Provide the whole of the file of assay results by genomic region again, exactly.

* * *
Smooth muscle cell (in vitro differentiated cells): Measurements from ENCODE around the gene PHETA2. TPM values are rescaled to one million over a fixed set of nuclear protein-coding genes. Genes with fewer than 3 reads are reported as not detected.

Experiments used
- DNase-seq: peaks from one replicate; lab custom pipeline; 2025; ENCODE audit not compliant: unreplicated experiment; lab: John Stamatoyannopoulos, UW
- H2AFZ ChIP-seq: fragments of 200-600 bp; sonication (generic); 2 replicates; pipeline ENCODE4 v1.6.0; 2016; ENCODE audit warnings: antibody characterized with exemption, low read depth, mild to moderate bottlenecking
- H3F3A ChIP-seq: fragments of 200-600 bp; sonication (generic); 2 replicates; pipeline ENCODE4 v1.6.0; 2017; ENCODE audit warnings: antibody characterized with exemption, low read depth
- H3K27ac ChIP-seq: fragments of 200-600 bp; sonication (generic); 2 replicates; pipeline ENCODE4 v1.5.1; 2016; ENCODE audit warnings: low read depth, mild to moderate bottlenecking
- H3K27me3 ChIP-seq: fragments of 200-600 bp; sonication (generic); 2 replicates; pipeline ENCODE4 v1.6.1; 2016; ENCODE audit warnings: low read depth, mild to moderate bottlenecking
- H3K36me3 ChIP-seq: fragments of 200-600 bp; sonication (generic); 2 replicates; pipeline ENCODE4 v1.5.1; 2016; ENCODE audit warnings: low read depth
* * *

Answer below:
Smooth muscle cell (in vitro differentiated cells): Measurements from ENCODE around the gene PHETA2. TPM values are rescaled to one million over a fixed set of nuclear protein-coding genes. Genes with fewer than 3 reads are reported as not detected.

Experiments used
- DNase-seq: peaks from one replicate; lab custom pipeline; 2025; ENCODE audit not compliant: unreplicated experiment; lab: John Stamatoyannopoulos, UW
- H2AFZ ChIP-seq: fragments of 200-600 bp; sonication (generic); 2 replicates; pipeline ENCODE4 v1.6.0; 2016; ENCODE audit warnings: antibody characterized with exemption, low read depth, mild to moderate bottlenecking
- H3F3A ChIP-seq: fragments of 200-600 bp; sonication (generic); 2 replicates; pipeline ENCODE4 v1.6.0; 2017; ENCODE audit warnings: antibody characterized with exemption, low read depth
- H3K27ac ChIP-seq: fragments of 200-600 bp; sonication (generic); 2 replicates; pipeline ENCODE4 v1.5.1; 2016; ENCODE audit warnings: low read depth, mild to moderate bottlenecking
- H3K27me3 ChIP-seq: fragments of 200-600 bp; sonication (generic); 2 replicates; pipeline ENCODE4 v1.6.1; 2016; ENCODE audit warnings: low read depth, mild to moderate bottlenecking
- H3K36me3 ChIP-seq: fragments of 200-600 bp; sonication (generic); 2 replicates; pipeline ENCODE4 v1.5.1; 2016; ENCODE audit warnings: low read depth